In Miami last week one of the most traveled men of the year, California's Perry Jones, tucked the Davis Cup under one arm and Alex Olmedo under the other and boarded a plane for Peru. Jones's immediate mission was to fulfill a promise to exhibit the cup in Lima (SI, Jan. 19) and to hand over Alex for a hero's homecoming.
Next comes another trip for Perry Jones—to New York for the April 4 meeting of the lawn tennis fathers and the gospel Jones is ready to preach, i.e., that the West Coast deserves to be picked for the 1959 cup defense and that Pasadena's Rose Bowl is the place for it.
Officially, of course, the Westerners who dominate the USLTA are scrupulously insisting that nothing can be settled until the April 4 meeting. "We are engaged," says President Victor Denny of Seattle, "in a most comprehensive study of possible sites. And there are several under consideration." Full marks to Mr. Denny for his thoroughness, but the West Coast has been far too shy about the merits of its case.
The West Coast deserves to have the cup defense this summer, and here are a few reasons why; 1) every one of the 18 past American cup defenses has been in the East, 2) this year, as always, the East gets the national singles and doubles, 3) Alex Olmedo is a product of the southern California tennis system, 4) tennis is a national game.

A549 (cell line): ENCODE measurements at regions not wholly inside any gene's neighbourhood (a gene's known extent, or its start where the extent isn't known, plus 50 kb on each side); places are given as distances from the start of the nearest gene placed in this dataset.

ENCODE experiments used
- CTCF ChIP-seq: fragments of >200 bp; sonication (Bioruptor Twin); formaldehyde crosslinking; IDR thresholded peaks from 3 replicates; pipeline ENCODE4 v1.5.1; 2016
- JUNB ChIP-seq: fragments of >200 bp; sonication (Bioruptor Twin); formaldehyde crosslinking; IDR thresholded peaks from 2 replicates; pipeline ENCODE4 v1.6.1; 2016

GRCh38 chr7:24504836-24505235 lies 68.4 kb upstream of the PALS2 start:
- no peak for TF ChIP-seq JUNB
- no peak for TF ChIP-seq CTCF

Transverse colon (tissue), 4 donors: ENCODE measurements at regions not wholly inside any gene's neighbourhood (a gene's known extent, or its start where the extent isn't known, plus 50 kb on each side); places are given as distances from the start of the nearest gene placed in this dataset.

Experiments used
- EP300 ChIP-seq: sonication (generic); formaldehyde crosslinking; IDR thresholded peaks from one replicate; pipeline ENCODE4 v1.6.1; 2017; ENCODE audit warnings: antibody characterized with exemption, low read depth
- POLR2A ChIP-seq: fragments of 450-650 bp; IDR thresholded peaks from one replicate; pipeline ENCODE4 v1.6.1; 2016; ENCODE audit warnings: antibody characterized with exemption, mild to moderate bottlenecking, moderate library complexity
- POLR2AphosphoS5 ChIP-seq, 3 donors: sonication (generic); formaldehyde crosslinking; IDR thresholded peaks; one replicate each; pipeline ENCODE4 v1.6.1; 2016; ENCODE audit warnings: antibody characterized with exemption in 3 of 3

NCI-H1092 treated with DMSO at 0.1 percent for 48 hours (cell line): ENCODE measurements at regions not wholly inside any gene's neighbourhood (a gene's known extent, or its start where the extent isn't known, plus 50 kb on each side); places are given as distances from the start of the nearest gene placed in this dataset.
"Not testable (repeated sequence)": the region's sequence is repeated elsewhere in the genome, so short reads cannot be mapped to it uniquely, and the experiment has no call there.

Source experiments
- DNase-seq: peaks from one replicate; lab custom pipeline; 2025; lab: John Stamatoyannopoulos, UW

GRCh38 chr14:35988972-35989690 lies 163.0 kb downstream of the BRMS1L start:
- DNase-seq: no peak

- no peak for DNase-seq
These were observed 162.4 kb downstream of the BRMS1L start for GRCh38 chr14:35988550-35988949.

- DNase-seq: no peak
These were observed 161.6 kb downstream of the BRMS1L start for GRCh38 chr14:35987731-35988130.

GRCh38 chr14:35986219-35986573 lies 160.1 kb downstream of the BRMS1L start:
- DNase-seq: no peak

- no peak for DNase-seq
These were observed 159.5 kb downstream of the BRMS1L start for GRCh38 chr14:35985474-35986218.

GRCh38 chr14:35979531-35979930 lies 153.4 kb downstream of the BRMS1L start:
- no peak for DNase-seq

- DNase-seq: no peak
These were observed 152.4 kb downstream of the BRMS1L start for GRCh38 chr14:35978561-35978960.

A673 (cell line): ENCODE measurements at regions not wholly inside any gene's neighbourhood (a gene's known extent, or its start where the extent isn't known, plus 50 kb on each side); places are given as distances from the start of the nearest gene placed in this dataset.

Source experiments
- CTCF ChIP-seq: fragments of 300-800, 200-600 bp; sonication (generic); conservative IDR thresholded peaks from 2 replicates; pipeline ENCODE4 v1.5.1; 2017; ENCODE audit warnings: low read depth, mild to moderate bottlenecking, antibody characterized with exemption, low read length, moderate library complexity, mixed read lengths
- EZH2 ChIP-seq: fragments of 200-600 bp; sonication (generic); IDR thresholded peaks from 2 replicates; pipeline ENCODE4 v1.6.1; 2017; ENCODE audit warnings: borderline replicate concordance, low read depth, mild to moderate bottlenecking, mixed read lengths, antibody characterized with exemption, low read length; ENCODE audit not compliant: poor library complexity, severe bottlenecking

There are even first-class fiscal reasons for moving the defense to the Coast. "The Davis Cup comes too close to the national championships," said a Forest Hills figure the other day. "If the challenge round were held here [before the national singles] the revenue for the nationals would certainly nosedive." Another way of saying it is that the West Coast has a big, untapped and deserving audience for such a defense.
There are financial hurdles to surmount before the Rose Bowl can be made ready for tennis. Jones estimates that to build, seed and nurture championship grass courts (nobody is seriously considering playing on concrete) will cost $18,000 and that crowds of 15,000 to 20,000 a day will be necessary to meet expenses.
We have faith in the enthusiasm and imagination of California tennis fans and can think of a few of them offhand who could subscribe the $18,000 over the weekend.
In fact the Californians might take an even more ambitious step and decide to build a new tennis stadium on the scale of some of those in Australia, or at least on the scale of that bastion of the East, Forest Hills. If they begin right away, in the spirit of the good old Seabees, the Californians could have a stadium ready by late summer.
In the same spirit, why shouldn't Texans (assuming the cooperation of Alex Olmedo) be building a stadium for the 1960 defense? There is a thought here for Chicago, Denver and Seattle, too.